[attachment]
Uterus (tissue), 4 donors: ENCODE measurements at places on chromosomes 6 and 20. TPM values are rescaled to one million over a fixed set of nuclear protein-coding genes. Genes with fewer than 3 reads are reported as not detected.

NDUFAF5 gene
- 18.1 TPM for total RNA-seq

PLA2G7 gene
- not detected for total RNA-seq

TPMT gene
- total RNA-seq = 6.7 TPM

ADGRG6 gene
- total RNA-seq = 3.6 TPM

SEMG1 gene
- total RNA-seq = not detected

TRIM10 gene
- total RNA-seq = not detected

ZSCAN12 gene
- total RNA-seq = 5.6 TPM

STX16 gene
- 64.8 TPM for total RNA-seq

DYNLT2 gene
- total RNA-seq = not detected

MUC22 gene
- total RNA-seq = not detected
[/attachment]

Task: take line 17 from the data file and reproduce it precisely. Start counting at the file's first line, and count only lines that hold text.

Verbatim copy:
- 64.8 TPM for total RNA-seq